Keywords
Multiple myeloma; Skull base; Osteolysis; Occipitothoracic fusion; Instrumentation
Introduction
Multiple myeloma is a systemic malignancy that causes bone destruction due to bone marrow infiltration [1]. Bone dissolution caused by myeloma often results in pain, compression fractures, spinal instability, or spinal cord compression [2,3]. Treatment options for myeloma of the spine include radiation therapy and surgery.
The case of a 59-year-old woman with cervical multiple myeloma with occipito-thoracic fusion (OT) fusion, which yielded neurological improvement and no deterioration and no recurrence during a 5-year follow-up period, is reported. Surgical stabilization allowed this multiple myeloma patient to remain ambulatory.
Case Presentation
A 59-year-old woman who had gradually developed back pain was found to have a lumbar compression fracture by her primary care doctor. Chest X-rays showed right lung mass lesions. The computed tomography (CT)-guided biopsy of the lung lesions and immunoelectrophoresis in another hospital indicated multiple myeloma. Cervical and lumbar spinal bones showed multiple osteolytic lesions. Serum beta-2 microglobulin was 10.8 mg/L. She was Stage 3B according to the Durie-Salmon staging system and responded to highdose chemotherapy and peripheral blood stem cell transplantation, and she achieved complete remission. Radiation therapy (2×10 Gy) was performed for the cervical osteolytic lesions. Her skull base and cervical bones showed marked osteolysis which resulted in her being bedridden.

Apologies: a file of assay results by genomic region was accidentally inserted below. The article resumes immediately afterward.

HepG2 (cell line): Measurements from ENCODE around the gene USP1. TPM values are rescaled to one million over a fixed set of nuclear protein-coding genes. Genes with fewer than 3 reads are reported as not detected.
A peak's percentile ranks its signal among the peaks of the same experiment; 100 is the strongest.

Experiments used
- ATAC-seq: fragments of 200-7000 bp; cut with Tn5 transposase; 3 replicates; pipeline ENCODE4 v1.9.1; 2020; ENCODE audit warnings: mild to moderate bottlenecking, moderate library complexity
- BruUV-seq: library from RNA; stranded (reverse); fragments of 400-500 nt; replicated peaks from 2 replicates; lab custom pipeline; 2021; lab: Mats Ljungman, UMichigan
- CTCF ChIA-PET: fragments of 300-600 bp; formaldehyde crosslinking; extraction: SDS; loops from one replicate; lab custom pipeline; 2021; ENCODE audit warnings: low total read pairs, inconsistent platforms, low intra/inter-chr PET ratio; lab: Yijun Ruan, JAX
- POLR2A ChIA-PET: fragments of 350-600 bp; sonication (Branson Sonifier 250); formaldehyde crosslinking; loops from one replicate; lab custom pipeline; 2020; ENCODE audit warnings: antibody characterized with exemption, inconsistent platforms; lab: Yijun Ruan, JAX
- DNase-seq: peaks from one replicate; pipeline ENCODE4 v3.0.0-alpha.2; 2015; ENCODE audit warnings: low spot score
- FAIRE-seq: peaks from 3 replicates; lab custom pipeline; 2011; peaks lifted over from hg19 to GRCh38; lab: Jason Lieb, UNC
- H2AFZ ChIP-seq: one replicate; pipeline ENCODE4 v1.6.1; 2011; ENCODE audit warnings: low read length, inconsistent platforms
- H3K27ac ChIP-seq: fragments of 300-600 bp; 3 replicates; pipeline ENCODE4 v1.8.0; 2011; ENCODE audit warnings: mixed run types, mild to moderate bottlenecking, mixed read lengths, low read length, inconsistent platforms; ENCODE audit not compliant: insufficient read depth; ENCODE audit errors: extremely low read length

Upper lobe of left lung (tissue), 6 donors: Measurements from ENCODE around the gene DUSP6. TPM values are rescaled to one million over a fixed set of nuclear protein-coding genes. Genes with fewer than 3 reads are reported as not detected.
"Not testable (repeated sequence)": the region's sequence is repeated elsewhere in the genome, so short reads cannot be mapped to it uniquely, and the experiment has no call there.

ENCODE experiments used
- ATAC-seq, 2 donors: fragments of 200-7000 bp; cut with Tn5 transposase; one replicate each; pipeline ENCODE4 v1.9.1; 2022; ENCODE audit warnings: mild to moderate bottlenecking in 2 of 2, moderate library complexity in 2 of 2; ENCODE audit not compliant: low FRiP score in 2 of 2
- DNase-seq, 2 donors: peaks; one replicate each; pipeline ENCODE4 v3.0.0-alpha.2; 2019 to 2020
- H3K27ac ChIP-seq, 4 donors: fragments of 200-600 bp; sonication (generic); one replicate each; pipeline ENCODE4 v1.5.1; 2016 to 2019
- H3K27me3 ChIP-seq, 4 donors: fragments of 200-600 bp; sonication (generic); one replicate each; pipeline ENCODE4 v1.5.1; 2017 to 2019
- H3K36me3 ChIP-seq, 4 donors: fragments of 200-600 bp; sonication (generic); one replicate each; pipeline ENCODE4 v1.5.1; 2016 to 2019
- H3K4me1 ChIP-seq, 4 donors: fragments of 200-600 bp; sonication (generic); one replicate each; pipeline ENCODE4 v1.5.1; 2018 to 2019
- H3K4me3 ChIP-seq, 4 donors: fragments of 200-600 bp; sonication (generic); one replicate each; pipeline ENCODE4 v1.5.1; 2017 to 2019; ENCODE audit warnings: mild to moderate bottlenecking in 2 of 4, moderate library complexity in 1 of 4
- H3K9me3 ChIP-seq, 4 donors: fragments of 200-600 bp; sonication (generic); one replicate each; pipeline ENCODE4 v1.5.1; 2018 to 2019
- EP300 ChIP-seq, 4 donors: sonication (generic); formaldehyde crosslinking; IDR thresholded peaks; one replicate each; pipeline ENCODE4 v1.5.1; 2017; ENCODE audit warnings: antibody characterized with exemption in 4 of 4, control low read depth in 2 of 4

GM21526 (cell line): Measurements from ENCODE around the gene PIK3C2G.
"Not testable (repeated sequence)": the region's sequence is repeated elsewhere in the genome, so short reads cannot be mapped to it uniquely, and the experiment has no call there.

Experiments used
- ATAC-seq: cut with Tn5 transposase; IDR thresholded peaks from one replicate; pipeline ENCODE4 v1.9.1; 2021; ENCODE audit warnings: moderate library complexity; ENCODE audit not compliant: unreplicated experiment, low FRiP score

On referral to our hospital, her neurological examination showed bilateral numbness of her hands and feet and no motor weakness. She also had neck pain when she tried to raise her head. Therefore she wore a Philadelphia collar. Her Karnofsky Performance Scale Index was 40% 12. Cervical CT revealed that the occipital condyle, clivus, and C1-3 appeared as radiolucent lesions with a thin cortex (Figure 1A-1D). Small radiolucent lesions were also seen in the C4-6 vertebral bones (Figure 1C and 1D). Cervical MRI showed no cord compression (Figure 2A and 2B). There were no pathological fractures.